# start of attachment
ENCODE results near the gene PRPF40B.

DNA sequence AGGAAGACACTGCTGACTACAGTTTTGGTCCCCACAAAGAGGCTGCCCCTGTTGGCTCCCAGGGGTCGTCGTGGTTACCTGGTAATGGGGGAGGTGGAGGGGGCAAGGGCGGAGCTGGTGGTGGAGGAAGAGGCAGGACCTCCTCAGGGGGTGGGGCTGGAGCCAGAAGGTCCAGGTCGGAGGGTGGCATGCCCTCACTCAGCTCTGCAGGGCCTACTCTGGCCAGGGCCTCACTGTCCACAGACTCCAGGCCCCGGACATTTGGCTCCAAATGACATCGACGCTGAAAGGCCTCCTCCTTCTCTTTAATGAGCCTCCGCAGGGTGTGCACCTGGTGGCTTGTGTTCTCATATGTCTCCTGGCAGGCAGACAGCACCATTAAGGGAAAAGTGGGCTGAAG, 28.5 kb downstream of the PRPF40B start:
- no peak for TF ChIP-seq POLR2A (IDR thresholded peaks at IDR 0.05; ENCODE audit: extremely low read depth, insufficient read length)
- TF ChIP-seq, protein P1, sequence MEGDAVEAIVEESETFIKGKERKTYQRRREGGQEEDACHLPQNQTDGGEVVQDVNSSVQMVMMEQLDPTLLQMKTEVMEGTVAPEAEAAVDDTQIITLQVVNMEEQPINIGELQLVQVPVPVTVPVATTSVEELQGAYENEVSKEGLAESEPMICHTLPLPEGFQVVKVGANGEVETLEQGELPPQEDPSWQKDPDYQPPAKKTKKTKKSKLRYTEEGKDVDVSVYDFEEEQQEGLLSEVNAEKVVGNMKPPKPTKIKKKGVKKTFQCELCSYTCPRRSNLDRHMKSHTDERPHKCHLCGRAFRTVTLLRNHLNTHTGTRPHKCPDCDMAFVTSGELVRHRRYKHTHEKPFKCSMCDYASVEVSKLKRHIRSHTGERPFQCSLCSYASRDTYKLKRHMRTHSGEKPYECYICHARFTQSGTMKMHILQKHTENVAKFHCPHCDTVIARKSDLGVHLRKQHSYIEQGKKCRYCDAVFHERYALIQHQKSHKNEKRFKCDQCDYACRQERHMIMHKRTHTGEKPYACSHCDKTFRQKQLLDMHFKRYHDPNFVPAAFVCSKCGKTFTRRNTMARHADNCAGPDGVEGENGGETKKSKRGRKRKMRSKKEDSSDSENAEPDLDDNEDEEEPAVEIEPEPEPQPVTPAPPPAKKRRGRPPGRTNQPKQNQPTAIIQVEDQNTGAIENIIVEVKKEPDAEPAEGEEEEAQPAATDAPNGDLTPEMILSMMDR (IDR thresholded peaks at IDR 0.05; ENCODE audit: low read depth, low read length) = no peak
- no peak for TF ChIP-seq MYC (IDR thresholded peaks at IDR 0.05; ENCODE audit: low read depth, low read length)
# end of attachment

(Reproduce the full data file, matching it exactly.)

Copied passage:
ENCODE results near the gene PRPF40B.

DNA sequence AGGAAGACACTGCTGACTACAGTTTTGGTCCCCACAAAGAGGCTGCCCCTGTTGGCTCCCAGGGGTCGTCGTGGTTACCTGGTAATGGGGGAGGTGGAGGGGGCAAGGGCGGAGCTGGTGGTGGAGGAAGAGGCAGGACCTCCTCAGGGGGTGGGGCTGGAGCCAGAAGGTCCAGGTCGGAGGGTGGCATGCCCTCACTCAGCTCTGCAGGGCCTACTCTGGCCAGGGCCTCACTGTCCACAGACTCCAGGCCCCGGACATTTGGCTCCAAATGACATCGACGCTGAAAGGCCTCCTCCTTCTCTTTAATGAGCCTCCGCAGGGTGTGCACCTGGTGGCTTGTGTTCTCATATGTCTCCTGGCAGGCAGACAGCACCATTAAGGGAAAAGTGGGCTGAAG, 28.5 kb downstream of the PRPF40B start:
- no peak for TF ChIP-seq POLR2A (IDR thresholded peaks at IDR 0.05; ENCODE audit: extremely low read depth, insufficient read length)
- TF ChIP-seq, protein P1, sequence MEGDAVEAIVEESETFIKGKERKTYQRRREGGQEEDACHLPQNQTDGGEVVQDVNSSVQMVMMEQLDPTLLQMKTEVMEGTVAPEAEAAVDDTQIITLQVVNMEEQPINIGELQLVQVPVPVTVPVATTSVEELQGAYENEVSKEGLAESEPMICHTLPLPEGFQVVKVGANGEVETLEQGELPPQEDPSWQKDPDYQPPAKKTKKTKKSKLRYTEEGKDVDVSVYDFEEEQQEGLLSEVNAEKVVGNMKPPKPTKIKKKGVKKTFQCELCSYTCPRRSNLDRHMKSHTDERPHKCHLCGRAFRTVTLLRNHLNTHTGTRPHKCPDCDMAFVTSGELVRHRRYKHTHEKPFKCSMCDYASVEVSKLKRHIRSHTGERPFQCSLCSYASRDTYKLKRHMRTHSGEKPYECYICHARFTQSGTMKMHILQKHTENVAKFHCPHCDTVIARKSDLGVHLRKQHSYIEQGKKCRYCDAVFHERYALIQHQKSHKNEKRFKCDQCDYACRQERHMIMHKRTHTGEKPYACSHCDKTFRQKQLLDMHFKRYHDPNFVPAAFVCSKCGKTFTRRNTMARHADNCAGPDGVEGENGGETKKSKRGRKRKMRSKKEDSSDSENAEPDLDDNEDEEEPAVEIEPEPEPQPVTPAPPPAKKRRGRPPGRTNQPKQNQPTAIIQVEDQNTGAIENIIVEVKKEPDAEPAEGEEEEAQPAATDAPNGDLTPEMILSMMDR (IDR thresholded peaks at IDR 0.05; ENCODE audit: low read depth, low read length) = no peak
- no peak for TF ChIP-seq MYC (IDR thresholded peaks at IDR 0.05; ENCODE audit: low read depth, low read length)